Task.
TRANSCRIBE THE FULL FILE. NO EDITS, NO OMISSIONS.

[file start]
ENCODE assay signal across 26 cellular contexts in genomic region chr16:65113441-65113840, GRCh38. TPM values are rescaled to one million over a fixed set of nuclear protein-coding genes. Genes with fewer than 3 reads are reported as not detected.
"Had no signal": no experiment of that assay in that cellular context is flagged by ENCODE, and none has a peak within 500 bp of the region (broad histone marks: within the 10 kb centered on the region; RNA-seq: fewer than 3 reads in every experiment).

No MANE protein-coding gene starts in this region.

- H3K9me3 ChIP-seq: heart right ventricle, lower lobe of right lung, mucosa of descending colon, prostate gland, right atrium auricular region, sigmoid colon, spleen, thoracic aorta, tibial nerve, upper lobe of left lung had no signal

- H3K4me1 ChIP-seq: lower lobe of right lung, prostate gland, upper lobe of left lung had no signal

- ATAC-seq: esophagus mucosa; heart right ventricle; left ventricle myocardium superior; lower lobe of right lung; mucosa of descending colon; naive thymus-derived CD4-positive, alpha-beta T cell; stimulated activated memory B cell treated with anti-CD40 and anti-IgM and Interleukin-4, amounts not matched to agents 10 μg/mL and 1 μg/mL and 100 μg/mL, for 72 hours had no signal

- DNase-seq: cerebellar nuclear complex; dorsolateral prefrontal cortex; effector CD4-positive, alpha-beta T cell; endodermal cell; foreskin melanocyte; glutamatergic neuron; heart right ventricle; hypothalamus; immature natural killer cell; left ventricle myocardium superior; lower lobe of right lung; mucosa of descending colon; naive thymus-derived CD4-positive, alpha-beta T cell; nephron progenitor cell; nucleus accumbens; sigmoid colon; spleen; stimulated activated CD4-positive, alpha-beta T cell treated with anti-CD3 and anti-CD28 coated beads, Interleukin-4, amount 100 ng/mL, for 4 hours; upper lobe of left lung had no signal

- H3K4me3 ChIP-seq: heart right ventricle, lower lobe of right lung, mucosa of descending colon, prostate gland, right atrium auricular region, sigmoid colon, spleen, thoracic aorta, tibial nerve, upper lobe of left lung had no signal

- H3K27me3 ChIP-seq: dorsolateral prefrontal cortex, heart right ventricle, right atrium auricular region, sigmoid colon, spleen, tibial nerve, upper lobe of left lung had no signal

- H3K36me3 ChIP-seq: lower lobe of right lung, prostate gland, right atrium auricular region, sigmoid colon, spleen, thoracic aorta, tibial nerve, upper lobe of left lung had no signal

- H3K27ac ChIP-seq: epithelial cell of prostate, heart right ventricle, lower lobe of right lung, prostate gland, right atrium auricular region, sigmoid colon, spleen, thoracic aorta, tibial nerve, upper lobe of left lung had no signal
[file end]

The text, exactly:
ENCODE assay signal across 26 cellular contexts in genomic region chr16:65113441-65113840, GRCh38. TPM values are rescaled to one million over a fixed set of nuclear protein-coding genes. Genes with fewer than 3 reads are reported as not detected.
"Had no signal": no experiment of that assay in that cellular context is flagged by ENCODE, and none has a peak within 500 bp of the region (broad histone marks: within the 10 kb centered on the region; RNA-seq: fewer than 3 reads in every experiment).

No MANE protein-coding gene starts in this region.

- H3K9me3 ChIP-seq: heart right ventricle, lower lobe of right lung, mucosa of descending colon, prostate gland, right atrium auricular region, sigmoid colon, spleen, thoracic aorta, tibial nerve, upper lobe of left lung had no signal

- H3K4me1 ChIP-seq: lower lobe of right lung, prostate gland, upper lobe of left lung had no signal

- ATAC-seq: esophagus mucosa; heart right ventricle; left ventricle myocardium superior; lower lobe of right lung; mucosa of descending colon; naive thymus-derived CD4-positive, alpha-beta T cell; stimulated activated memory B cell treated with anti-CD40 and anti-IgM and Interleukin-4, amounts not matched to agents 10 μg/mL and 1 μg/mL and 100 μg/mL, for 72 hours had no signal

- DNase-seq: cerebellar nuclear complex; dorsolateral prefrontal cortex; effector CD4-positive, alpha-beta T cell; endodermal cell; foreskin melanocyte; glutamatergic neuron; heart right ventricle; hypothalamus; immature natural killer cell; left ventricle myocardium superior; lower lobe of right lung; mucosa of descending colon; naive thymus-derived CD4-positive, alpha-beta T cell; nephron progenitor cell; nucleus accumbens; sigmoid colon; spleen; stimulated activated CD4-positive, alpha-beta T cell treated with anti-CD3 and anti-CD28 coated beads, Interleukin-4, amount 100 ng/mL, for 4 hours; upper lobe of left lung had no signal

- H3K4me3 ChIP-seq: heart right ventricle, lower lobe of right lung, mucosa of descending colon, prostate gland, right atrium auricular region, sigmoid colon, spleen, thoracic aorta, tibial nerve, upper lobe of left lung had no signal

- H3K27me3 ChIP-seq: dorsolateral prefrontal cortex, heart right ventricle, right atrium auricular region, sigmoid colon, spleen, tibial nerve, upper lobe of left lung had no signal

- H3K36me3 ChIP-seq: lower lobe of right lung, prostate gland, right atrium auricular region, sigmoid colon, spleen, thoracic aorta, tibial nerve, upper lobe of left lung had no signal

- H3K27ac ChIP-seq: epithelial cell of prostate, heart right ventricle, lower lobe of right lung, prostate gland, right atrium auricular region, sigmoid colon, spleen, thoracic aorta, tibial nerve, upper lobe of left lung had no signal